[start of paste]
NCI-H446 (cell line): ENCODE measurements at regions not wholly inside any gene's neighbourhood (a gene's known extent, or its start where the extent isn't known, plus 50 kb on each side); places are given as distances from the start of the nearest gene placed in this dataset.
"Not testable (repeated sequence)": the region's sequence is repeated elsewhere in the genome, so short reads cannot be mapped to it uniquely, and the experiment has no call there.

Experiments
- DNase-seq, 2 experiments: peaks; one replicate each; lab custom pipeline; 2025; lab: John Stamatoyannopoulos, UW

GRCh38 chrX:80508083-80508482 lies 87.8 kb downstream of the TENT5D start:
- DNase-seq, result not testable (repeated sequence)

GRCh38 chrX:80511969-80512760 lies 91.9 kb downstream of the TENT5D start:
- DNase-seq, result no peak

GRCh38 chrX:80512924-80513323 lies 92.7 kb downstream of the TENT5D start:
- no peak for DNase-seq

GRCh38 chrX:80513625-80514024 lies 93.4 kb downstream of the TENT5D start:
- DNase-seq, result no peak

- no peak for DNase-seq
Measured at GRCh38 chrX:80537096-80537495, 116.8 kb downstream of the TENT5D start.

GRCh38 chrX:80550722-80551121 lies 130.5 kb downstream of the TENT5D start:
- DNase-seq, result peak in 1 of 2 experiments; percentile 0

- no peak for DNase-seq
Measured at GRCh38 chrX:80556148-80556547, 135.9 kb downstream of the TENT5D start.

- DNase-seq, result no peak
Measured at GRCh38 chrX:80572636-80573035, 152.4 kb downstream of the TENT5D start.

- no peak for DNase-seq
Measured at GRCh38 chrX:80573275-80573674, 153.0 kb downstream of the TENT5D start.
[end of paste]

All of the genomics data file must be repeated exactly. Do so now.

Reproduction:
NCI-H446 (cell line): ENCODE measurements at regions not wholly inside any gene's neighbourhood (a gene's known extent, or its start where the extent isn't known, plus 50 kb on each side); places are given as distances from the start of the nearest gene placed in this dataset.
"Not testable (repeated sequence)": the region's sequence is repeated elsewhere in the genome, so short reads cannot be mapped to it uniquely, and the experiment has no call there.

Experiments
- DNase-seq, 2 experiments: peaks; one replicate each; lab custom pipeline; 2025; lab: John Stamatoyannopoulos, UW

GRCh38 chrX:80508083-80508482 lies 87.8 kb downstream of the TENT5D start:
- DNase-seq, result not testable (repeated sequence)

GRCh38 chrX:80511969-80512760 lies 91.9 kb downstream of the TENT5D start:
- DNase-seq, result no peak

GRCh38 chrX:80512924-80513323 lies 92.7 kb downstream of the TENT5D start:
- no peak for DNase-seq

GRCh38 chrX:80513625-80514024 lies 93.4 kb downstream of the TENT5D start:
- DNase-seq, result no peak

- no peak for DNase-seq
Measured at GRCh38 chrX:80537096-80537495, 116.8 kb downstream of the TENT5D start.

GRCh38 chrX:80550722-80551121 lies 130.5 kb downstream of the TENT5D start:
- DNase-seq, result peak in 1 of 2 experiments; percentile 0

- no peak for DNase-seq
Measured at GRCh38 chrX:80556148-80556547, 135.9 kb downstream of the TENT5D start.

- DNase-seq, result no peak
Measured at GRCh38 chrX:80572636-80573035, 152.4 kb downstream of the TENT5D start.

- no peak for DNase-seq
Measured at GRCh38 chrX:80573275-80573674, 153.0 kb downstream of the TENT5D start.